• avatar
    nguyenvuminh

    Yeah baby, let’s make this sucker. Personally, I think FCA should stop making all other variants and should make all Chrysler product Hellcat. The only option is color. The symbolism and imagery are so perfect, a company going to hell making Hellcats taking their customers to the same place where all of them will be able to hug each other in deep love.

  • avatar
    NoID

    Keep in mind, The 300 SRT is still being produced for overseas markets. Stuffing a Hellcat into it and selling it state-side wouldn’t be a cake-walk, but it isn’t like FCA would have to rebuild the bakery first.

    I’d welcome it.

  • avatar
    dont.fit.in.cars

    The same idea could be launched across all US brands. I drive 2014 Impala. The motor is good but not great. The idea it could be outfitted with a GM’s twin turbo V6 (Cadillac) mated to AWD (Buick Lacrosse), a few SS badges, mag shocks and a launch switch. 100 more HP would make the old fat white guys with coin giggly.

  • avatar
    Adam Tonge

    The time is always right for a Chrysler 300 Hellcat. The time is always right for GM to put the NA 6.2L V8 in Cadillac sedans. The time is always right for Ford to build a MarkIX/X based on the Mustang.

    • 0 avatar
      28-Cars-Later

      Cadillac needs a Reuss-esque leader if it is to survive, the current administration will do everything but the most logical thing as you suggest.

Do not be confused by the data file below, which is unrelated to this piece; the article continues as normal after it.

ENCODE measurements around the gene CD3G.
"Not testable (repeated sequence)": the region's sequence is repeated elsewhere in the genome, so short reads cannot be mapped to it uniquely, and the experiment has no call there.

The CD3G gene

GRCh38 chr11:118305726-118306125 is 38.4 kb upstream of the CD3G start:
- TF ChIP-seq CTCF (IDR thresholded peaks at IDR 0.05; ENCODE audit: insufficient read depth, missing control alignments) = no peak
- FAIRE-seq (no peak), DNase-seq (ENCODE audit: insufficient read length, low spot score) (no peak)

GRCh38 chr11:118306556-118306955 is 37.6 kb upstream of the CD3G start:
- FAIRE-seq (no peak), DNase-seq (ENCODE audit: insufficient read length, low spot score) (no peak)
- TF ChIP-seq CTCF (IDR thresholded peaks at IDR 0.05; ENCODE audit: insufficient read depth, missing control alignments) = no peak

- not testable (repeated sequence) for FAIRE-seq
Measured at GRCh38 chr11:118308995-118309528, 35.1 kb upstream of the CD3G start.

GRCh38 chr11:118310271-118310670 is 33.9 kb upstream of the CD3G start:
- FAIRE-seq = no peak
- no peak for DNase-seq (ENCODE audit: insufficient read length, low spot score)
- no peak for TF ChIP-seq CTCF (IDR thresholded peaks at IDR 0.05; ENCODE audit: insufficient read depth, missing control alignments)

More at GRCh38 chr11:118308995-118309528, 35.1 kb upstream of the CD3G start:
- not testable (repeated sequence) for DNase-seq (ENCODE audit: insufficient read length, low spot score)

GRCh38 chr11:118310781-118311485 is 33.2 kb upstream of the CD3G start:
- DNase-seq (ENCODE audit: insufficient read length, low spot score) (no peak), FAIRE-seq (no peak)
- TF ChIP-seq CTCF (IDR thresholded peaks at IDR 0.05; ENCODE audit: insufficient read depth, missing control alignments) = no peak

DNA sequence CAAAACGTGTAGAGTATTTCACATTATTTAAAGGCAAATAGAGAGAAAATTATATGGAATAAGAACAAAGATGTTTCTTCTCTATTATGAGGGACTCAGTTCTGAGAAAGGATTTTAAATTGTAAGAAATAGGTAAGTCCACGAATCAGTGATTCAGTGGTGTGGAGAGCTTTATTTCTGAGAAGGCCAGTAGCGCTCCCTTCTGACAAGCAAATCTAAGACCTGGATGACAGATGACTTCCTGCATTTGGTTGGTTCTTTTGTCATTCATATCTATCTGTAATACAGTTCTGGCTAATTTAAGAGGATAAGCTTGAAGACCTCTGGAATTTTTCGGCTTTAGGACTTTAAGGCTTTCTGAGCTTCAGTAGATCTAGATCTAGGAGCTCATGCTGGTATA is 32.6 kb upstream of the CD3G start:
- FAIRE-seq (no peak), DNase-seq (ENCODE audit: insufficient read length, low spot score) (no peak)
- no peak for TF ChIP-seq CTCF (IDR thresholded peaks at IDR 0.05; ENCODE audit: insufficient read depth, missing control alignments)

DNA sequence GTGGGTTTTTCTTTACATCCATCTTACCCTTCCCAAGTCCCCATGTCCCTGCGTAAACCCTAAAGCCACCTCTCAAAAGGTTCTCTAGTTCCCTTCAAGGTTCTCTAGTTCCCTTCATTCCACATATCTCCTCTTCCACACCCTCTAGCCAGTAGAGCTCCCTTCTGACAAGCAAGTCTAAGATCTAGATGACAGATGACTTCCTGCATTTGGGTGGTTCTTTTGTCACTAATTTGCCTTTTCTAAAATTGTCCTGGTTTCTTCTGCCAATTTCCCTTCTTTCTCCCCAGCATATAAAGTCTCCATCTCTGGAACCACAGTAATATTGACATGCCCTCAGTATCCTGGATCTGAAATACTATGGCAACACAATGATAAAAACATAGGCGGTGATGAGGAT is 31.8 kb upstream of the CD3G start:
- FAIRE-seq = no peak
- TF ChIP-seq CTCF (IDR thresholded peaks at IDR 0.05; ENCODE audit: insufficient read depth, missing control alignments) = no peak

With some of the success Lincoln has been having, I do wonder if something brash, such as a Continental Mark X, is in the future.

      • 0 avatar
        Adam Tonge

        If Lincoln’s current plans come to fruition, good things will be happening. That doesn’t necessarily mean “Mark X”, but things are going more in that direction than a Lincoln Focus or Fiesta.

        • 0 avatar
          28-Cars-Later

          Lincoln, next five to ten years, is in a stable position and could possibly grow overseas. I think Cadillac is in serious trouble.

          • 0 avatar
            JimZ

            Cadillac’s problem is not with the product, it’s that they’re trying to charge Mercedes/Lexus prices without having built up enough credibility yet. Lincoln seems to be going in the direction of bringing back the cushy luxobarge which nobody save maybe Lexus is really making anymore. Everybody else seems to want to be BMW or Audi.

  • avatar
    LXbuilder

    Was stupid to drop the SRT version of the 300 to begin with, it was the best Q ship going for the price. No way a Hellcat version is getting done when they no longer do SRT.

  • avatar
    Fred

    Everyone who thinks the Chevy SS is great and not buying it, will think this an even better idea, but still not buy it.

  • avatar
    NeilM

    Who in their right mind is going to pay the thick end of 80 grand for a Chrysler 300? It doesn’t matter what’s under the hood, they’d be fire saling them at 25 grand off in no time.

  • avatar
    DC Bruce

    Sure, why not? A big badass sedan, available only in black. Maybe change the bodywork, too, but not too much. To my eyes the 300 still has a road presence that the big cars from Ford and GM lack.

    BTW, the Ford Flathead V-8 was prone to overheating as well, a problem that couldn’t be totally cured with a bigger radiator and more airflow. It was an internal problem.

    Jack, you sure you haven’t been taken over by the zombie of BTSR? ;-) Actually, I miss him.

  • avatar
    -Nate

    If only .